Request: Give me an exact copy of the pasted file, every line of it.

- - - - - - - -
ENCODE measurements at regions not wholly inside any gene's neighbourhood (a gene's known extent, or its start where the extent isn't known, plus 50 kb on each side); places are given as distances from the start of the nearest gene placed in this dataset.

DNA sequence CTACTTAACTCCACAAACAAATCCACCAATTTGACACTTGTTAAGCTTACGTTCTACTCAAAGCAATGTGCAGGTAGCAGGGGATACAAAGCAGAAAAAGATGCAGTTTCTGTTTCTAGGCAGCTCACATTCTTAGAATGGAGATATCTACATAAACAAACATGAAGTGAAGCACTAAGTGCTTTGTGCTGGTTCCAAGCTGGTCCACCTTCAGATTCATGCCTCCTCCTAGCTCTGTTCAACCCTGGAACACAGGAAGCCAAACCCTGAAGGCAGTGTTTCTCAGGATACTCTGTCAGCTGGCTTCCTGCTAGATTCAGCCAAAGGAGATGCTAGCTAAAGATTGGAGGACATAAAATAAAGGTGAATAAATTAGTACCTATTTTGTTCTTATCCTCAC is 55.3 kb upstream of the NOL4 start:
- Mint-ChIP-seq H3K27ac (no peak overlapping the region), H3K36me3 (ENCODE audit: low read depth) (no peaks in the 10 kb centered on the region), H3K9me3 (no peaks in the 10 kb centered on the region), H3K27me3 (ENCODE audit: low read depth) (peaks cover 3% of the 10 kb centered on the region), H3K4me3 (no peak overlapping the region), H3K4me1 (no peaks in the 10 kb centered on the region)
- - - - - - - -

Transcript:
ENCODE measurements at regions not wholly inside any gene's neighbourhood (a gene's known extent, or its start where the extent isn't known, plus 50 kb on each side); places are given as distances from the start of the nearest gene placed in this dataset.

DNA sequence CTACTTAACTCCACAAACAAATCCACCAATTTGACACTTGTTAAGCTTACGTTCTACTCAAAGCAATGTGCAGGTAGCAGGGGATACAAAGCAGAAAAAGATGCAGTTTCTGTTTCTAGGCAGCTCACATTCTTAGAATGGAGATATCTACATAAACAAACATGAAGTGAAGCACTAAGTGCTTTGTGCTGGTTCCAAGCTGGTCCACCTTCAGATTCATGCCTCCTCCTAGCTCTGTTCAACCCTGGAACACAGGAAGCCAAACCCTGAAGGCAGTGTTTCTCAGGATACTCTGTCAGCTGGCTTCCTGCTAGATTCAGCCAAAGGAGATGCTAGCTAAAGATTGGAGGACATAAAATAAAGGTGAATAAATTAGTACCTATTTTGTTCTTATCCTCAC is 55.3 kb upstream of the NOL4 start:
- Mint-ChIP-seq H3K27ac (no peak overlapping the region), H3K36me3 (ENCODE audit: low read depth) (no peaks in the 10 kb centered on the region), H3K9me3 (no peaks in the 10 kb centered on the region), H3K27me3 (ENCODE audit: low read depth) (peaks cover 3% of the 10 kb centered on the region), H3K4me3 (no peak overlapping the region), H3K4me1 (no peaks in the 10 kb centered on the region)